Drinking from the Cosmic Gourd

How Amos Tutuola Can Change Our Minds

Author: Nyamnjoh, Francis B.

Publisher: Langaa RPCIG

ISBN: 9956764655

Category: Social Science

Page: 326

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This book questions colonial and apartheid ideologies on being human and being African, ideologies that continue to shape how research is conceptualised, taught and practiced in universities across Africa. Africans immersed in popular traditions of meaning-making are denied the right, by those who police the borders of knowledge, to think and represent their realities in accordance with the civilisations and universes they know best. Often, the ways of life they cherish are labelled and dismissed too eagerly as traditional knowledge by some of the very African intellectual elite they look to for protection. The book makes a case for sidestepped traditions of knowledge. It draws attention to Africa’s possibilities, prospects and emergent capacities for being and becoming in tune with its creativity and imagination. It speaks to the nimble-footed flexible-minded “frontier African” at the crossroads and junctions of encounters, facilitating creative conversations and challenging regressive logics of exclusionary identities. The book uses Amos Tutuola’s stories to question dualistic assumptions about reality and scholarship, and to call for conviviality, interconnections and interdependence between competing knowledge traditions in Africa.
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Debating Witchcraft in Africa: The Magritte Effect

Author: Péclard, Didier,Warnier, Jean-Pierre

Publisher: Langaa RPCIG

ISBN: 9956550027

Category: Social Science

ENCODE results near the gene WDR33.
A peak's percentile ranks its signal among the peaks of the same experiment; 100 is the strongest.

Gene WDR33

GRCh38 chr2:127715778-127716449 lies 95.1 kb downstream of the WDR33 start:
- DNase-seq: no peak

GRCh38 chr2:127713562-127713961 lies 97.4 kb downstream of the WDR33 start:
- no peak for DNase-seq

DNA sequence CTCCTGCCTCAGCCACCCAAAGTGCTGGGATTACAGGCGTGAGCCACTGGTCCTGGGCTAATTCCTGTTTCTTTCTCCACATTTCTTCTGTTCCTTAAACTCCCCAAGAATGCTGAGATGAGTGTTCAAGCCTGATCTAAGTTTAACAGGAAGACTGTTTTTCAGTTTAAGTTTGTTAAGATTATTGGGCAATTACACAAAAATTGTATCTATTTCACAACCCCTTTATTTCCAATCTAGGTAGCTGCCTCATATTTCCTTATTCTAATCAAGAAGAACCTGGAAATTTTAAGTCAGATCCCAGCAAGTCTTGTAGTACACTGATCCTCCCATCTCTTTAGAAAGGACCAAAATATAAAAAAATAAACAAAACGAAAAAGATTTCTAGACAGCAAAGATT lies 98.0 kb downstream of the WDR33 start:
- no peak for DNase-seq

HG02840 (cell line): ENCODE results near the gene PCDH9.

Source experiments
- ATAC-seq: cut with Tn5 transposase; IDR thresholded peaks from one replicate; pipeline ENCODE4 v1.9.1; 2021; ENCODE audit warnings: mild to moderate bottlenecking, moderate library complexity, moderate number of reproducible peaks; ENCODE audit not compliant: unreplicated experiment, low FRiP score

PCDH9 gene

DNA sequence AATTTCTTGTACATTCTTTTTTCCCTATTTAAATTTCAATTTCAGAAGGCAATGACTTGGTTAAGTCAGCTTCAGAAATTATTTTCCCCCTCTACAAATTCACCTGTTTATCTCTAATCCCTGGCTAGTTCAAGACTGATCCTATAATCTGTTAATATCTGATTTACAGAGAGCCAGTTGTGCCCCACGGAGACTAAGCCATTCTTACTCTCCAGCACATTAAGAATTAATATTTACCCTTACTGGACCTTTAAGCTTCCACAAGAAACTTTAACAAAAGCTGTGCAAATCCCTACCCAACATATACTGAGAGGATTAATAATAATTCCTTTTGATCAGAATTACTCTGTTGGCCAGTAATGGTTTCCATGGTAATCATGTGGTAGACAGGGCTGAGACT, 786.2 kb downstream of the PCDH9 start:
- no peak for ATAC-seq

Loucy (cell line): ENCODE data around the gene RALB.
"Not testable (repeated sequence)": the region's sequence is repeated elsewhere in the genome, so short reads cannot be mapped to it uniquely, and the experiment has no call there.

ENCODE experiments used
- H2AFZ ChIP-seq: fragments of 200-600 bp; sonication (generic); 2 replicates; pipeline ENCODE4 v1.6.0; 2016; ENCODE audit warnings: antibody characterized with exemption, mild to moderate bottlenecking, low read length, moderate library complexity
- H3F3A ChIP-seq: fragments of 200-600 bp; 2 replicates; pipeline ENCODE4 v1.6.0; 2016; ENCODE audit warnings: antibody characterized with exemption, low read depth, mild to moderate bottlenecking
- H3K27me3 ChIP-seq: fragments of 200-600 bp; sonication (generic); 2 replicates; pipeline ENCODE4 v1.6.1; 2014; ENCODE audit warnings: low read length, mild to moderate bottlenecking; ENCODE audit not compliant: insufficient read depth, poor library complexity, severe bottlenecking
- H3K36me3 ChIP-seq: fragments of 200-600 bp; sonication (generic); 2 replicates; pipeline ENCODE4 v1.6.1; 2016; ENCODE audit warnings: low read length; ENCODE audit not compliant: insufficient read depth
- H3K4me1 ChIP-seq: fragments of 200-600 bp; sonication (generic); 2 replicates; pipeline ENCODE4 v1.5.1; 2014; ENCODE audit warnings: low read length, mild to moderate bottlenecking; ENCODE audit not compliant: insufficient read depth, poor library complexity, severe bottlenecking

Page: 100

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Given the circularity of the witchcraft complex in Africa, given its performative potential, isn’t the flood of anthropological publications on the topic counter-productive insofar as it feeds what it pretends to analyse, and even stigmatize? Wouldn’t the social scientists be well advised not to emulate the media and the Evangelical preachers and to avoid bestowing on Africa the dubious privilege of being no more than a shadow theatre devoid of substance on the stage of which everything – power, work, production, economy, the family – would actually be played in the occult? In this publication, eight scholars – namely: Jean-Pierre Warnier, Didier Péclard, Julien Bonhomme, Patrice Yengo, Jane Guyer, Joseph Tonda, Francis Nyamnjoh and Peter Geschiere – engage in a lively and contradictory debate on witchcraft/sorcery in Africa in a controversial historical context.
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African Studies in the Academy

The Cornucopia of Theory, Praxis and Transformation in Africa?

Author: Mawere, Munyaradzi,Mubaya, Tapuwa R.

Publisher: Langaa RPCIG

ISBN: 9956762229

Category: Social Science

Page: 302

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For a long time, African Studies as a discipline has been spearheaded by academics and institutions in the Global North. This puts African Studies on the continent at a crossroads of making choices on whether such a discipline can be legitimately accepted as an epistemological discipline seeking objectivity and truth about Africa and the African peoples or a discipline meant to perpetuate the North’s hegemonic socio-economic, political and epistemic control over Africa. The compound question that immediately arises is: Who should produce what and which space should African Studies occupy in the academy both of the North and of the South? Confronted by such a question, one wonders whether the existence of African Studies Centres in the Global North academies open opportunities for critical thinking on Africa or it opens possibilities for the emergence of the same discipline in Africa as a fertile space for trans-disciplinary debate. While approaches critical for the development of African Studies are pervasive in African universities through fields such as cultural studies, social anthropology, history, sociology, indigenous knowledge studies and African philosophy, the discipline of African Studies though critical to Africa is rarely practiced as such in the African academy and its future on the continent remains bleak. African Studies in the Academy is a testimony that if honestly and objectively practiced, the crossroads position of African Studies as a discipline makes it a fertile ground for generating and testing new approaches critical for researching and understanding Africa. It also challenges Africa to seriously consider assuming its legitimate position to champion African Studies from within. These issues are at the heart of the present volume.